Secondly, I recommend you pause when anger strikes, directly related to the STOP intervention from dialectical behavior therapy. Think of the situation from an outsider’s perspective and think of your goal. Think of how you can achieve your goal of either stating what you need to say or getting an outcome from it, and think of the words you need to use for that outcome to come to fruition.

Lastly, take a moment to breathe during that pause. Do some meditation: focus on your breath, inhale and count to 5, hold your breath for 7 seconds, and release the breath from your mouth and count to 9. Some stretching can also help, such as a stress ball or anything that can distract you from the anger.

Return to the situation with a stable mind. Move forward with the action and what you were trying to achieve.

There are many other suggestions a therapist or qualified mental health professional can give you in case you need other ideas that may help you. Anger is a form of frustration that usually comes out when our feelings are not heard or we may be misinterpreted. Anger can also come out when a boundary is crossed. It is a normal emotion, but maladaptive responses such as hitting, screaming, and throwing things are what one must be aware of with anger responses.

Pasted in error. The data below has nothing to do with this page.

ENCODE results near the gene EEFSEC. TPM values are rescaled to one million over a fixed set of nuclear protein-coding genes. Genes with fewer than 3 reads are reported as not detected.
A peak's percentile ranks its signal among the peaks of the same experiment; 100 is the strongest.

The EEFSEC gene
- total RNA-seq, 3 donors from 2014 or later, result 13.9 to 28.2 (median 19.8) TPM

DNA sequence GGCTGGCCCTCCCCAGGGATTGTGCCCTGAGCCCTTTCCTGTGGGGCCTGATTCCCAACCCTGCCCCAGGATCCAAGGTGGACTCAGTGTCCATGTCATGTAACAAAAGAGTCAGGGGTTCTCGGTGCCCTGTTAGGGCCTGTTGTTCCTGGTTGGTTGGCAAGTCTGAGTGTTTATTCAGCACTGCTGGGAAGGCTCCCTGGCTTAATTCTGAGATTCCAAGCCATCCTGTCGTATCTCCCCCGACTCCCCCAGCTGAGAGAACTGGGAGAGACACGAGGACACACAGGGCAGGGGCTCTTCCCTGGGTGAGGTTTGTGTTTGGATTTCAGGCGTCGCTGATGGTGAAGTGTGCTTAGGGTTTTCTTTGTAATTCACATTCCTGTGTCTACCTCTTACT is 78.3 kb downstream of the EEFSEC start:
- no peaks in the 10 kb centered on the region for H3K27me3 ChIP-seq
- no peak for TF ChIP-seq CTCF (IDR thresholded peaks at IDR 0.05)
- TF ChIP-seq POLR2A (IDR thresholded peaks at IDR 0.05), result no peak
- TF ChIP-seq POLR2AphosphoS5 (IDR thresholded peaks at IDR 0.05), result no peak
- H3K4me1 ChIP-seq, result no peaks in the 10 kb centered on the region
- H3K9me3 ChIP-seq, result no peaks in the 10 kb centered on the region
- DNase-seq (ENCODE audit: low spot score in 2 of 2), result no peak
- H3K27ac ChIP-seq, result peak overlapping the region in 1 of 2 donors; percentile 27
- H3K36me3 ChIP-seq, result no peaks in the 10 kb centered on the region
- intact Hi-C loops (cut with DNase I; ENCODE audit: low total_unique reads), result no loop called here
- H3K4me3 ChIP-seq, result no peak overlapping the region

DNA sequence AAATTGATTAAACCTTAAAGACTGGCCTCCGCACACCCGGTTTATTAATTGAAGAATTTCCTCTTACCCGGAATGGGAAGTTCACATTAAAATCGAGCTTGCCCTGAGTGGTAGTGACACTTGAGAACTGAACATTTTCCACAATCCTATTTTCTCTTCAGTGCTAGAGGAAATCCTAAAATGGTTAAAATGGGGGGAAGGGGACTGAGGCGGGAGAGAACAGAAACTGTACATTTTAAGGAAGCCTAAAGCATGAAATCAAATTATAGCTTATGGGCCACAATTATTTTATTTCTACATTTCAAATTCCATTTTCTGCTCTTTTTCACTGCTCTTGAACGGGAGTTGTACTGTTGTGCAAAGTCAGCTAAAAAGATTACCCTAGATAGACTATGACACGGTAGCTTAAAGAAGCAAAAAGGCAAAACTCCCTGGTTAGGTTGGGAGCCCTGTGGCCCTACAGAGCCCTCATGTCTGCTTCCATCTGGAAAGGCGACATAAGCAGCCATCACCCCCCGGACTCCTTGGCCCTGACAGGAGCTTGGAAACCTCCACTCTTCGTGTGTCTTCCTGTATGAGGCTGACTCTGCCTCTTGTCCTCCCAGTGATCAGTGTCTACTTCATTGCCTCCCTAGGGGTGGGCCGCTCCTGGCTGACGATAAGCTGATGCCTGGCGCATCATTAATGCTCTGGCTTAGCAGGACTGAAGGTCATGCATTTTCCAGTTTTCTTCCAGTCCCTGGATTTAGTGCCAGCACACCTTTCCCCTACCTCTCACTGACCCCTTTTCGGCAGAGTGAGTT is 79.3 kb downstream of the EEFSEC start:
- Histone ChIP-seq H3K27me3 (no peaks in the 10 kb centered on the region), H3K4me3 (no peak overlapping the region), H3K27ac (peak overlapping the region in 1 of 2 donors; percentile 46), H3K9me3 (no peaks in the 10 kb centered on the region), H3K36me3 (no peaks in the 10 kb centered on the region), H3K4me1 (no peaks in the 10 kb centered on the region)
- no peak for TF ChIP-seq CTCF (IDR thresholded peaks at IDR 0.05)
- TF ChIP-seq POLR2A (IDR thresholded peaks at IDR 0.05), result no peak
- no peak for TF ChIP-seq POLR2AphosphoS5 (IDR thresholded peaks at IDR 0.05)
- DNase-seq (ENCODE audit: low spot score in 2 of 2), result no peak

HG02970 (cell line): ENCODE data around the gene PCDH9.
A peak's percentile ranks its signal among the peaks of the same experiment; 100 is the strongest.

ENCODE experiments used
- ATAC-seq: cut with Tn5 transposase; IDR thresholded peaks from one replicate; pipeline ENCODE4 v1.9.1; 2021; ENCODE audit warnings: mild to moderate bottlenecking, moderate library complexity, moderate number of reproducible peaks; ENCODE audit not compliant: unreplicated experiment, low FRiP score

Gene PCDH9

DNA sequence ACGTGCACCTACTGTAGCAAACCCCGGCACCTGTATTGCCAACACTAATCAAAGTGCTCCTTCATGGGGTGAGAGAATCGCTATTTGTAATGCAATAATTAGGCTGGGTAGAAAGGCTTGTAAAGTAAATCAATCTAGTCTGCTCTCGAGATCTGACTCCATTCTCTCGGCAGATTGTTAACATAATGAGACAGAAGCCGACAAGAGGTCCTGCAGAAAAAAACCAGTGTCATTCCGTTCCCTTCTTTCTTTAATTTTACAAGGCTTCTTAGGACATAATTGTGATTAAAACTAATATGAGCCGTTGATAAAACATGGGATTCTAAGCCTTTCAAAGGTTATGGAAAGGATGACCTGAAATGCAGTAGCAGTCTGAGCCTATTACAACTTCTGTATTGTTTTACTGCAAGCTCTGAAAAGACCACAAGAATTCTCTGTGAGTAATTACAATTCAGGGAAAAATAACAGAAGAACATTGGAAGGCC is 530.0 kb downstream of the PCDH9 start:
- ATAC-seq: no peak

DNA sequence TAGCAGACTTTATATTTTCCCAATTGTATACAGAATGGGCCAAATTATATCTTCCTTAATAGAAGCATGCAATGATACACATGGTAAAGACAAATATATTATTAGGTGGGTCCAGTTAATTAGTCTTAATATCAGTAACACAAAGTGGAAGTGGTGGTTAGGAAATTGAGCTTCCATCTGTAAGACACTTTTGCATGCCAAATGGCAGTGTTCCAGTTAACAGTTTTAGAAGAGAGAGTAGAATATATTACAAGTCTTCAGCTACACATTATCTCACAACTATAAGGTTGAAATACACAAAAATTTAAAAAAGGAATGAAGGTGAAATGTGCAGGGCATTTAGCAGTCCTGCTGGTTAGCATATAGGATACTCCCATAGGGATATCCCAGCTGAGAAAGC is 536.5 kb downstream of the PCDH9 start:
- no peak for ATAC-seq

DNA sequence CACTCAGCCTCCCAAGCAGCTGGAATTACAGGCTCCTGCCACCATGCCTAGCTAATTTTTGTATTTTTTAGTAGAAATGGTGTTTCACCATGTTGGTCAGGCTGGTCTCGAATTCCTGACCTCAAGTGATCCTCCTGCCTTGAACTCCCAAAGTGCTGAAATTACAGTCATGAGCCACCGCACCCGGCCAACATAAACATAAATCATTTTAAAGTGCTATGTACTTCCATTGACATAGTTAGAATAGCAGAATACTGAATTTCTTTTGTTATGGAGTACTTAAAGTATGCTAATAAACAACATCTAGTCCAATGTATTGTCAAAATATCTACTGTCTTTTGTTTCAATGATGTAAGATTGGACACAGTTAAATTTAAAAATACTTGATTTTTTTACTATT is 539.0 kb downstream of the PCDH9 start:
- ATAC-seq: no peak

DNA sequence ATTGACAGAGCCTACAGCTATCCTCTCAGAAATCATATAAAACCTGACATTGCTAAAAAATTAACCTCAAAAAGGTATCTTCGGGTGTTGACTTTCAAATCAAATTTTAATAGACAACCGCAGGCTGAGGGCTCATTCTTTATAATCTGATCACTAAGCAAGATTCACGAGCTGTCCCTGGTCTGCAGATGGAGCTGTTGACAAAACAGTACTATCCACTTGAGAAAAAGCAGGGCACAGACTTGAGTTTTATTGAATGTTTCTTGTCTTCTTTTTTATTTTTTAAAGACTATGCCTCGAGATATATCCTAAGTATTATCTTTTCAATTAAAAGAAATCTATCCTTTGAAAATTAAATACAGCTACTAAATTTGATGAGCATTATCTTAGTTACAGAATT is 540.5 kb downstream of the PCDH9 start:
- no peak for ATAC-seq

I might be curious about what’s underneath the anger. Anger is a secondary emotion in psychology, and it can sometimes be a sort of protection from feeling another, possibly more painful, emotion. Perhaps sadness, for example. And then work with the sadness, and the anger might dissipate.

Stephanie Gilbert

Anger is incredibly misunderstood. It has negative connotations and is often mistaken for aggression, abuse, and violence. It is on a continuum, and we must be connected to feelings such as frustration, irritability, and anger. This alerts us to a rupture in the connection and a possible boundary breach. If this is not understood, we run the risk of either reacting or suppressing our feelings. A healthy relationship with our anger keeps us connected to our physiological protective responses, which is fundamental to our health and well-being.

Anna Skolarikis

“Anger is an emotion that all human beings feel; just like we feel happy, sad, hopeless, loved, etc., it is mighty. One uses it when feeling helpless, sad, weak, or inadequate. It helps the person feel powerful. To understand the why better, we can compare anger to fire; if used wisely, we can cook our daily meals; however, if left unattended or wild, it can burn the house down.

Similarly, when used appropriately, anger can be protective and helpful and, when used blatantly, may ruin relationships.